What is it?
Herniation describes an abnormality of the intervertebral disc that is also known as a “slipped,” “ruptured” or “bulging” disc. This process occurs when the inner core (nucleus pulposus) of the intervertebral disc bulges out through the outer layer of ligaments that surround the disc (annulus fibrosis). This tear in the annulus fibrosis causes pain in the back at the point of herniation. If the protruding disc presses on a spinal nerve, the pain may spread to the area of the body ( such as arms or legs ) that is served by that nerve.
What are the symptoms?
Usually, the main symptom is sharp, acute pain. In some cases, there may be a previous history of localized low back pain, with pain also extending down the corresponding arm or leg served by the affected nerve. This pain is usually described as a deep, sharp pain, which gets worse as it moves down the affected leg or arm. The onset of pain with a herniated disc may occur suddenly or it may be preceded by a tearing or snapping sensation in the spine, which may be attributed to a sudden rupture in the annulus fibrosis. Patients will sometimes walk with a painful gait, flexing the affected leg so as not to put too much weight on the side of the body that hurts.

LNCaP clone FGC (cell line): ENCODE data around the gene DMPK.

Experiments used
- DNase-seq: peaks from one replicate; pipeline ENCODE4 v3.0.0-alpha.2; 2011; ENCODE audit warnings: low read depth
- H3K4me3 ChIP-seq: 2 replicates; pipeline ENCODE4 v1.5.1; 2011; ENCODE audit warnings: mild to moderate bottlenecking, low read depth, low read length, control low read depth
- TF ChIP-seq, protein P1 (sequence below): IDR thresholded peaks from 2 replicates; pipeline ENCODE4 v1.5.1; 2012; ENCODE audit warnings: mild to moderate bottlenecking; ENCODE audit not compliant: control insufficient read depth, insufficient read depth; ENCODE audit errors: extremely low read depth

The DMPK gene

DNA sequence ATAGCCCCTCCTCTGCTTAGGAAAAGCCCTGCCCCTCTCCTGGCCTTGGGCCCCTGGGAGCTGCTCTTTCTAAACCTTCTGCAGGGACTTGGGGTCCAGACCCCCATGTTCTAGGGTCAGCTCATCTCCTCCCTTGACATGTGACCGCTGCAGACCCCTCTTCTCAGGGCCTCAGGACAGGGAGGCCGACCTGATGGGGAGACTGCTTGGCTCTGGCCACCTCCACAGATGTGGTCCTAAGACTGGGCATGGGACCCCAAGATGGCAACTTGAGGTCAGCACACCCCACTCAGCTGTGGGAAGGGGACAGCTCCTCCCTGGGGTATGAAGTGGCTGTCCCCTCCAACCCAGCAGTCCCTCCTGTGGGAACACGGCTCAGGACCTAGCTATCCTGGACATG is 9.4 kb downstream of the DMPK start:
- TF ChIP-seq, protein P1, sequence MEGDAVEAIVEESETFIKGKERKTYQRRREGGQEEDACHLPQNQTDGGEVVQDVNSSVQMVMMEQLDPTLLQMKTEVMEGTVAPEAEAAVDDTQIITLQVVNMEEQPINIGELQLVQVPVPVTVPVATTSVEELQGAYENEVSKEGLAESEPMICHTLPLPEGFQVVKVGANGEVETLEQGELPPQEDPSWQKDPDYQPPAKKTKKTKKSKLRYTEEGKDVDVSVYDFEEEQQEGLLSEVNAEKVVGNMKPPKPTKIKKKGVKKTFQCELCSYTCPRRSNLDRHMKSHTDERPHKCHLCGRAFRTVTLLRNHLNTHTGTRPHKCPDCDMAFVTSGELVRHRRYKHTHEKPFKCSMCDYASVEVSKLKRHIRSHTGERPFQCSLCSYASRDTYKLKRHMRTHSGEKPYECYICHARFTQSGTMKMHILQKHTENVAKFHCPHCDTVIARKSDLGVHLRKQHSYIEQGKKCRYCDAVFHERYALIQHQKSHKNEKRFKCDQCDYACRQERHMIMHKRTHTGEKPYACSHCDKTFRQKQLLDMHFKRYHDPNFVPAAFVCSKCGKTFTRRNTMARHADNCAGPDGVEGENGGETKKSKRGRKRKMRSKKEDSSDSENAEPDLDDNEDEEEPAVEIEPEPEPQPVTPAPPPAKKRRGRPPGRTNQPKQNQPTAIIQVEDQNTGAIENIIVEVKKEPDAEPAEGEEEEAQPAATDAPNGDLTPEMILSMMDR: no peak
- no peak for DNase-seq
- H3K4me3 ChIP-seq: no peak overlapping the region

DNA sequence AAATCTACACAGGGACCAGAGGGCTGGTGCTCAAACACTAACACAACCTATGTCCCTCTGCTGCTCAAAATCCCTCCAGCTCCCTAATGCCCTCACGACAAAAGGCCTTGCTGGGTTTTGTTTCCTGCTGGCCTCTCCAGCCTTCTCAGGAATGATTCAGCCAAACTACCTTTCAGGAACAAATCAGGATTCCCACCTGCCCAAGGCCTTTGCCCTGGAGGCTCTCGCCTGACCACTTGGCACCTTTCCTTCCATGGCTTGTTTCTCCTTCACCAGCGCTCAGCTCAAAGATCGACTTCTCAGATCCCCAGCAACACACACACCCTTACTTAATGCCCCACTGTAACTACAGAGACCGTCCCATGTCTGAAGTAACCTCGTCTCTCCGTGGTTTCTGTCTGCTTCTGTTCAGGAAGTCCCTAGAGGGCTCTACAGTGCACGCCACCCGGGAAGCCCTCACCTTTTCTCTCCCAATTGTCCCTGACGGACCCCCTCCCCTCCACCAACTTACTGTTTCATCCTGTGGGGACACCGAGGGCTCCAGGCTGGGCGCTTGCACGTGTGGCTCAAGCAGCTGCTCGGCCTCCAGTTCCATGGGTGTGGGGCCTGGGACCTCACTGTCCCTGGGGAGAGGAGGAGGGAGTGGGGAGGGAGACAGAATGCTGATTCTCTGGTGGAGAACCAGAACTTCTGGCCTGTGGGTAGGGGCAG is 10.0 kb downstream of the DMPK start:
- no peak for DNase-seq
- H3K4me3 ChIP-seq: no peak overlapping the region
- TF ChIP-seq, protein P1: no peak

What is the treatment for a herniated disc?
Usually treatment will begin with a modification of activities. Sitting, bending, lifting and twisting are discouraged in a patient suffering from acute herniation because they put a large amount of stress and pressure on the lumbar spine, which may increase the pressure on the affected nerve root. The appropriate use of medication is an important part of conservative treatment. This can include anti-inflammatory drugs, analgesics and muscle relaxants. Referral to our pain management physician for an epidural steroid injection may also be recommended in hopes of lessening swelling and irritation caused by the damaged disc. Surgery is typically recommended only after physical therapy, rest, medications and or injections have failed to adequately relieve the symptoms of pain, numbness and weakness over a significant period of time.